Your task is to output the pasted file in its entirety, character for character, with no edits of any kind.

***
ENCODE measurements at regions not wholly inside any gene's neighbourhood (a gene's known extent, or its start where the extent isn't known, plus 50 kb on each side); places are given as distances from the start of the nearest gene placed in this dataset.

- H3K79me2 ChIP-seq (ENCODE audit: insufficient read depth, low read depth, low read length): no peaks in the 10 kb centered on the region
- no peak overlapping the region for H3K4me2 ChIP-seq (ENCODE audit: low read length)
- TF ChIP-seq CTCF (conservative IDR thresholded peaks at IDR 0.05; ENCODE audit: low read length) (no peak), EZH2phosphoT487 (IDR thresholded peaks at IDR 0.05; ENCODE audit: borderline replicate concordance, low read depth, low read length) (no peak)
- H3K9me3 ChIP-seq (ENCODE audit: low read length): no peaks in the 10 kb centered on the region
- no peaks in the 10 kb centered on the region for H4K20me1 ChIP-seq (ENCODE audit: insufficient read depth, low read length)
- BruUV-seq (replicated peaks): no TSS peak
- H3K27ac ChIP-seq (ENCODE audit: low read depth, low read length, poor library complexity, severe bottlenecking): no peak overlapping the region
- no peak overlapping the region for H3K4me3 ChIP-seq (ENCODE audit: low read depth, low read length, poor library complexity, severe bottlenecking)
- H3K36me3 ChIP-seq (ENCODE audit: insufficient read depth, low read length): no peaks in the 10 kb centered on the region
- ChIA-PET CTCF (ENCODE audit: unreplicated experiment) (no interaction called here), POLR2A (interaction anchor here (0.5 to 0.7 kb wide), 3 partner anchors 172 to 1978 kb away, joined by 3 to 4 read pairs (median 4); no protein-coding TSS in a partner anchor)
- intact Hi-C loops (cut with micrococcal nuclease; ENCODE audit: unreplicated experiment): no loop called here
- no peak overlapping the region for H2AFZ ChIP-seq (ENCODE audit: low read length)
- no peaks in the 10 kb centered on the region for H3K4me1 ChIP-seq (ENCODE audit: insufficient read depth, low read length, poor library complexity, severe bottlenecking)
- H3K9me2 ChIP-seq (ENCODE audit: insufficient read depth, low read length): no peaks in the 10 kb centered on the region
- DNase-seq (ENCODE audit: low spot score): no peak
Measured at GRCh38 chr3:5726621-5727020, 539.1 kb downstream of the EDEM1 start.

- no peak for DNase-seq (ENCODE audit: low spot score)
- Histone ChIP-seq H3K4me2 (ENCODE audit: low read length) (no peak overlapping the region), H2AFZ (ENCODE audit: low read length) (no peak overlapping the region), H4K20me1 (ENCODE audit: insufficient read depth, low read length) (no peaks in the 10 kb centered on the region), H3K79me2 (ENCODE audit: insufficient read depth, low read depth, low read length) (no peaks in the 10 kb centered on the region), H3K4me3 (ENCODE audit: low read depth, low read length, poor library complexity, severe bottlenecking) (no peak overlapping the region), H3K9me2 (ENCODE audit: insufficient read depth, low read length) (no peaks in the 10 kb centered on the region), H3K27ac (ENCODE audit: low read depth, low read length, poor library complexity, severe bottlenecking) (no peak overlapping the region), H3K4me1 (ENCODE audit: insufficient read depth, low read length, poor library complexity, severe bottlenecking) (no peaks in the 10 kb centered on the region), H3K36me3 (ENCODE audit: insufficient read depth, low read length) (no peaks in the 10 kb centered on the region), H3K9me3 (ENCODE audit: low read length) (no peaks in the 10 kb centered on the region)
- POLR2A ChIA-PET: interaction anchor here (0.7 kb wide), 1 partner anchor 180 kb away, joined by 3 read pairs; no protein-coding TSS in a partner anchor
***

ENCODE measurements at regions not wholly inside any gene's neighbourhood (a gene's known extent, or its start where the extent isn't known, plus 50 kb on each side); places are given as distances from the start of the nearest gene placed in this dataset.

- H3K79me2 ChIP-seq (ENCODE audit: insufficient read depth, low read depth, low read length): no peaks in the 10 kb centered on the region
- no peak overlapping the region for H3K4me2 ChIP-seq (ENCODE audit: low read length)
- TF ChIP-seq CTCF (conservative IDR thresholded peaks at IDR 0.05; ENCODE audit: low read length) (no peak), EZH2phosphoT487 (IDR thresholded peaks at IDR 0.05; ENCODE audit: borderline replicate concordance, low read depth, low read length) (no peak)
- H3K9me3 ChIP-seq (ENCODE audit: low read length): no peaks in the 10 kb centered on the region
- no peaks in the 10 kb centered on the region for H4K20me1 ChIP-seq (ENCODE audit: insufficient read depth, low read length)
- BruUV-seq (replicated peaks): no TSS peak
- H3K27ac ChIP-seq (ENCODE audit: low read depth, low read length, poor library complexity, severe bottlenecking): no peak overlapping the region
- no peak overlapping the region for H3K4me3 ChIP-seq (ENCODE audit: low read depth, low read length, poor library complexity, severe bottlenecking)
- H3K36me3 ChIP-seq (ENCODE audit: insufficient read depth, low read length): no peaks in the 10 kb centered on the region
- ChIA-PET CTCF (ENCODE audit: unreplicated experiment) (no interaction called here), POLR2A (interaction anchor here (0.5 to 0.7 kb wide), 3 partner anchors 172 to 1978 kb away, joined by 3 to 4 read pairs (median 4); no protein-coding TSS in a partner anchor)
- intact Hi-C loops (cut with micrococcal nuclease; ENCODE audit: unreplicated experiment): no loop called here
- no peak overlapping the region for H2AFZ ChIP-seq (ENCODE audit: low read length)
- no peaks in the 10 kb centered on the region for H3K4me1 ChIP-seq (ENCODE audit: insufficient read depth, low read length, poor library complexity, severe bottlenecking)
- H3K9me2 ChIP-seq (ENCODE audit: insufficient read depth, low read length): no peaks in the 10 kb centered on the region
- DNase-seq (ENCODE audit: low spot score): no peak
Measured at GRCh38 chr3:5726621-5727020, 539.1 kb downstream of the EDEM1 start.

- no peak for DNase-seq (ENCODE audit: low spot score)
- Histone ChIP-seq H3K4me2 (ENCODE audit: low read length) (no peak overlapping the region), H2AFZ (ENCODE audit: low read length) (no peak overlapping the region), H4K20me1 (ENCODE audit: insufficient read depth, low read length) (no peaks in the 10 kb centered on the region), H3K79me2 (ENCODE audit: insufficient read depth, low read depth, low read length) (no peaks in the 10 kb centered on the region), H3K4me3 (ENCODE audit: low read depth, low read length, poor library complexity, severe bottlenecking) (no peak overlapping the region), H3K9me2 (ENCODE audit: insufficient read depth, low read length) (no peaks in the 10 kb centered on the region), H3K27ac (ENCODE audit: low read depth, low read length, poor library complexity, severe bottlenecking) (no peak overlapping the region), H3K4me1 (ENCODE audit: insufficient read depth, low read length, poor library complexity, severe bottlenecking) (no peaks in the 10 kb centered on the region), H3K36me3 (ENCODE audit: insufficient read depth, low read length) (no peaks in the 10 kb centered on the region), H3K9me3 (ENCODE audit: low read length) (no peaks in the 10 kb centered on the region)
- POLR2A ChIA-PET: interaction anchor here (0.7 kb wide), 1 partner anchor 180 kb away, joined by 3 read pairs; no protein-coding TSS in a partner anchor